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Marvin Harrison, the Colt whisperer

WP: Colts receiver Marvin Harrison is not a good fit for Super Bowl week hype
Super Bowl Football
Marvin Harrison speaks during media day at Dolphin Stadium in Miami on Tuesday.Mike Conroy / AP

The woman asking the question wasn't wearing a Super Bowl media credential, so she could have been a ringer, perhaps a relative of one of the Colts — because there's no telling who will show up at media day and ask what. But she shouted loudly enough for dozens of people to hear: "Marvin Harrison . . . can you show me your touchdown dance?"

Harrison, the Indianapolis Colts wide receiver who has been known to spike the ball after a touchdown once every six or seven years, said, "I don't have one." When the woman persisted, and requested that Harrison come over to where she was standing to show her what kind of end zone dance he would do if he had one, Harrison said, his voice lowering, "I can't dance."

These are the kinds of revelations that characterize the annual Super Bowl media day. And Tuesday, we learned that Harrison can't dance and that the Chicago Bears' Brian Urlacher, if he was telling the truth to one of the "American Idol" rejects who was in attendance, cannot sing.

This is the same forum, mind you, where Dexter Manley was asked some years ago, "If you were a tree, what kind of tree would you be?"

For the record, nothing much happened at the Colts-Bears media day.

Nobody mooned anybody, or even pantomimed a moon. Nobody decided to make a reputation for himself or a nuisance out of himself, which is about what you'd expect from teams coached by the always appropriate Tony Dungy and his disciple, Lovie Smith.

In fact, the star of Super Bowl XLI media day was a woman you've likely never heard of, a reporter named Inés Sainz who works for TV Azteca, who questioned players while wearing a lace top that seemed to be something between a halter top and bustier. The Bears, Colts and reporters from all over the world simply stopped interviewing each other and began photographing Sainz, who was so, uh, attractive two years ago at media day that she got Bill Belichick to actually look up when she stood in front of him for a question. "What we really need," one Colts player said yesterday, "is a timely wardrobe malfunction." It wouldn't have taken much to cause one.

And to think NFL officials were mortified 14 or 15 years ago when Downtown Julie Brown showed up in fishnets. The old men threatened to shut the whole thing down, they were so afraid of what media day might become.

What it's become is one of the few days when professional football in America doesn't take itself so seriously. Even if things get taken a little too far sometimes, it's a dash of fun in the No Fun League.

Harrison, the man who for my money is the best receiver in the NFL since Jerry Rice, couldn't have been more out of place than to be front-and-center, literally, on media day. He sat on a podium between his engaging head coach, Dungy, and his loquacious quarterback, Peyton Manning. And although Harrison wasn't squirming, it was clear he could have done without the entire experience.

He has spent his whole career trying to be completely invisible, but had no place to hide Tuesday. "I've never seen anything like it," Harrison said, surveying the hordes. "I think Peyton likes this a little bit. But not me. At least I'm getting more and more comfortable as I talk. Watch out, I might just stay up here awhile."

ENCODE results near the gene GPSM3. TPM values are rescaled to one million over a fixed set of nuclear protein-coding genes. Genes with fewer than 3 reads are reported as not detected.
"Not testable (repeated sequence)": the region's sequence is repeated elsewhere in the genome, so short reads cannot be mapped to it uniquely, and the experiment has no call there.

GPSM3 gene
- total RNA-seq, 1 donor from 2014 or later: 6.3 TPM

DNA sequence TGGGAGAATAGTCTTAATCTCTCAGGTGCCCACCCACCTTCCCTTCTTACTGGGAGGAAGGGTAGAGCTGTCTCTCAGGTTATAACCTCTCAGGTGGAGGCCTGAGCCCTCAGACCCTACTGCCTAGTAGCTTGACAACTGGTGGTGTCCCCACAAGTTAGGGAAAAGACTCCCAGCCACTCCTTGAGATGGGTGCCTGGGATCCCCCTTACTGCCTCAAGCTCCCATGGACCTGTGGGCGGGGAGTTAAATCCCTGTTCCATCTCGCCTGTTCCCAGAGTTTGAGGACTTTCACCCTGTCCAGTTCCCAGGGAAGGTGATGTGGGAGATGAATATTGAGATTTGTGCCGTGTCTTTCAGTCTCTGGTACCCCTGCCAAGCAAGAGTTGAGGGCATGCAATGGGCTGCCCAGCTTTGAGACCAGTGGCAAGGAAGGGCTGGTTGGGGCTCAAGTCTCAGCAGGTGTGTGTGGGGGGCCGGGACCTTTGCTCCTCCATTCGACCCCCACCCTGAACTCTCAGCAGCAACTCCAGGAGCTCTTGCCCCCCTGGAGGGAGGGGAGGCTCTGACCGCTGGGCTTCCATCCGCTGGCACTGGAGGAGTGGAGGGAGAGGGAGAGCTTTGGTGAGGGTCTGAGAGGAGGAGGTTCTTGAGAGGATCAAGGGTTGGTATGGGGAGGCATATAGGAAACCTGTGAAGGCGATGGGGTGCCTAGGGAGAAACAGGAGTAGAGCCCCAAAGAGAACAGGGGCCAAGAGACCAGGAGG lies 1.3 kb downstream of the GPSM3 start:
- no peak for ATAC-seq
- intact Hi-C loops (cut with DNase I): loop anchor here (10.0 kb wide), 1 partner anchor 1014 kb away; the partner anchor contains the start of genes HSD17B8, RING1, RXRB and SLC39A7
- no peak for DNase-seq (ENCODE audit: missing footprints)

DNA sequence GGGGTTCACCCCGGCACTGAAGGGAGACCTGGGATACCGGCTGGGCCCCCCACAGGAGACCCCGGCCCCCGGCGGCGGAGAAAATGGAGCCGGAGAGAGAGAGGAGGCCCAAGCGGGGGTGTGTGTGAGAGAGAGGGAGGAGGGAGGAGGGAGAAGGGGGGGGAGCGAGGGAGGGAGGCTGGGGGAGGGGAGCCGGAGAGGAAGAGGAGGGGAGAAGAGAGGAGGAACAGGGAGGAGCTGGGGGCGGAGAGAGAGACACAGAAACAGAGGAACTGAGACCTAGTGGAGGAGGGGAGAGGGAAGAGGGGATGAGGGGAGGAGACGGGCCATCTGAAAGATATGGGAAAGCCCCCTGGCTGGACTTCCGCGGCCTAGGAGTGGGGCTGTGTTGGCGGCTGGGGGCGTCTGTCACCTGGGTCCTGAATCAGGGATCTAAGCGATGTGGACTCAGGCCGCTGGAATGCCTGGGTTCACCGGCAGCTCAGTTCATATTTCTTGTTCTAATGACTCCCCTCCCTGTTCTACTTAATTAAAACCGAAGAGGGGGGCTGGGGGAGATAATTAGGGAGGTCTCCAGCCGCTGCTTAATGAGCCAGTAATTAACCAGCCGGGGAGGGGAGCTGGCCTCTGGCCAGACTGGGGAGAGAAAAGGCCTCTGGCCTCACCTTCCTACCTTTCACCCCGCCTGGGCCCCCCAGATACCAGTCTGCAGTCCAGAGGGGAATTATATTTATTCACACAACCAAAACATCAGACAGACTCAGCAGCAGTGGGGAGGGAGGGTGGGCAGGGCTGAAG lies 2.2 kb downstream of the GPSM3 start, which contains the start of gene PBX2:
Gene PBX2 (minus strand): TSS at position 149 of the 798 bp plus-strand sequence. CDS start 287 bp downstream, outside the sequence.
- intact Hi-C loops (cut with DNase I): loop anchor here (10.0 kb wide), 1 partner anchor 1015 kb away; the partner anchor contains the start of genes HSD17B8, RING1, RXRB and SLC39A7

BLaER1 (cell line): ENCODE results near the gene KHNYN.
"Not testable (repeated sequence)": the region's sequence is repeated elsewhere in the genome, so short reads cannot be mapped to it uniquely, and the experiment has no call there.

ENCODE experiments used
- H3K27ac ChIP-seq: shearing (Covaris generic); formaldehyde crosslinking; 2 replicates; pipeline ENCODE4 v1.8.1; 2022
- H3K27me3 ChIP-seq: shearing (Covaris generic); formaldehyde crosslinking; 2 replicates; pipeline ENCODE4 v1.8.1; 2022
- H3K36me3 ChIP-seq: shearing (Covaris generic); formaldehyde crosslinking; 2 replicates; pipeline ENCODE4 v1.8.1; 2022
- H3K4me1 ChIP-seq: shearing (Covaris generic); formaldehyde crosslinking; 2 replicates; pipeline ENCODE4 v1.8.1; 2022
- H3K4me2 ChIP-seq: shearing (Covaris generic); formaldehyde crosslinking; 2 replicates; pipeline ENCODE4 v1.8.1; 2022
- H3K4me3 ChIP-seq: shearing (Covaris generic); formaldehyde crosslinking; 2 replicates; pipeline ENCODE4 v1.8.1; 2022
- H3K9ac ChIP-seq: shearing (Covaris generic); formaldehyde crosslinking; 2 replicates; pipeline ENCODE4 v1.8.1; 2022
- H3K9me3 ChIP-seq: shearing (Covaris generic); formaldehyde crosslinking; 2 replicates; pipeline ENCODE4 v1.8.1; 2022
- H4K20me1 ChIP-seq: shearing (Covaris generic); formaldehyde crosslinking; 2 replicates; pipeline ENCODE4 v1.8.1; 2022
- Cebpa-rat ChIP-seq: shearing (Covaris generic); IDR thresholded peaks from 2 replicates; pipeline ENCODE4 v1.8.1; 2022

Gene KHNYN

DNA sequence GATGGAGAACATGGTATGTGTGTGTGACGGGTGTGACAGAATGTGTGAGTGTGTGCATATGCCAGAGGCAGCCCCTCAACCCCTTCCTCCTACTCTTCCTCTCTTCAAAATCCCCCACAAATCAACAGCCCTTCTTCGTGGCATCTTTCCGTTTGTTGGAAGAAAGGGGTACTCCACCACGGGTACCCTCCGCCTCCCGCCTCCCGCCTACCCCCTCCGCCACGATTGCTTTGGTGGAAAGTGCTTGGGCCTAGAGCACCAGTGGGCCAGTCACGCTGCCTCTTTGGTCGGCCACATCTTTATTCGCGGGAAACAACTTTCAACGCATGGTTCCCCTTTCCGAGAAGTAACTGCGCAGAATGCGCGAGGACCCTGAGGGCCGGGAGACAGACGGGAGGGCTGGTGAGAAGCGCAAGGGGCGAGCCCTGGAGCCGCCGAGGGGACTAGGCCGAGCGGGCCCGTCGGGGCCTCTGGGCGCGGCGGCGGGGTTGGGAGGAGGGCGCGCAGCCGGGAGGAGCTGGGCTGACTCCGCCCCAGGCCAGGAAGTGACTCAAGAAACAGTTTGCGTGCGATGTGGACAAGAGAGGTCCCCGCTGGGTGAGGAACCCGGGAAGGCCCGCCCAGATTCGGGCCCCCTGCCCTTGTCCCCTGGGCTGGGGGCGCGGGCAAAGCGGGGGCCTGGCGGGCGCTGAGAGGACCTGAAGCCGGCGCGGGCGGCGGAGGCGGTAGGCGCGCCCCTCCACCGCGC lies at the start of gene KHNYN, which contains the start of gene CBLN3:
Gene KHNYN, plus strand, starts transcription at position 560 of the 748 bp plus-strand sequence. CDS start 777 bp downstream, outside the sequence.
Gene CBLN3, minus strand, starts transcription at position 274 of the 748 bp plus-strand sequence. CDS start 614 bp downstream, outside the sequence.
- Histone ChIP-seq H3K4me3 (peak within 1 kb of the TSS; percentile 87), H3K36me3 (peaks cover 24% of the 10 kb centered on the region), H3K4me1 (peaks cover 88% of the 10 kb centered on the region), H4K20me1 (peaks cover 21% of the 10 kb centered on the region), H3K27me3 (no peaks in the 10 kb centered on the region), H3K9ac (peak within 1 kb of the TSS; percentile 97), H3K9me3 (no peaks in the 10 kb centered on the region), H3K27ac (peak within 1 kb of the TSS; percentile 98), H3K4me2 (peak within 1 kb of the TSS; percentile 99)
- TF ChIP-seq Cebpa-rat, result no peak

Harrison, who has caught 1,022 passes in 11 NFL seasons, is that rare breed of wide receiver who shuts up and catches the damn ball. When I asked Colts defensive end Dwight Freeney if Harrison is as shy and quiet as those of us in the media perceive him to be, Freeney said: "Yes. Oh, yes, he is."

Harrison actually believes his performance does all the talking that's necessary. "Talking doesn't get you anywhere in football," he said, "although a lot of people at my position do. I know we're the prima donna position, but I don't know how it got that way. I don't have a problem with the guys who talk. Sometimes, it's hilarious as long as it remains fun and doesn't cross the line. But there are definitely some things that raise some red flags. Wherever the line is drawn, I don't think I'll ever get near it."

Asked if he resented the likes of Terrell Owens and Randy Moss and Chad Johnson and Keyshawn Johnson becoming more famous than he is — although he is a better receiver than all of them — Harrison said: "I don't need to be more famous. I have a chance to do something a lot of those flamboyant receivers haven't done, which is win a Super Bowl."

It was a thorough answer, to the point and sincere, probably indicative of the conversation that's going to come from these teams all week. Don't expect anything flamboyant from the Bears or Colts. There's not a Deion in the bunch. Nobody's going to wear a dog collar, as Atlanta's Ray Buchanan did eight years ago when he said Denver's Shannon Sharpe looked like Mr. Ed.

Whether we're talking about Manning or Urlacher, the Colts' Reggie Wayne or the Bears' Alex Brown, they're football players, not entertainers.

Apparently, there's not a Gilbert Arenas in the bunch.

Not that there weren't some great talkers at Super Bowl XLI media day who have played in the big game. There was Deion Sanders sitting on the set of the NFL Network in a beautiful steel-gray suit, custom tailored, naturally. There was Michael Strahan with a camera crew asking questions and Warren Sapp with a camera crew for the NFL Network, having interviewed Inés before just about anybody else had figured out who she was, why she was at media day and if there was anybody else in Dolphin Stadium wearing lace.

It only made you appreciate Marvin Harrison that much more.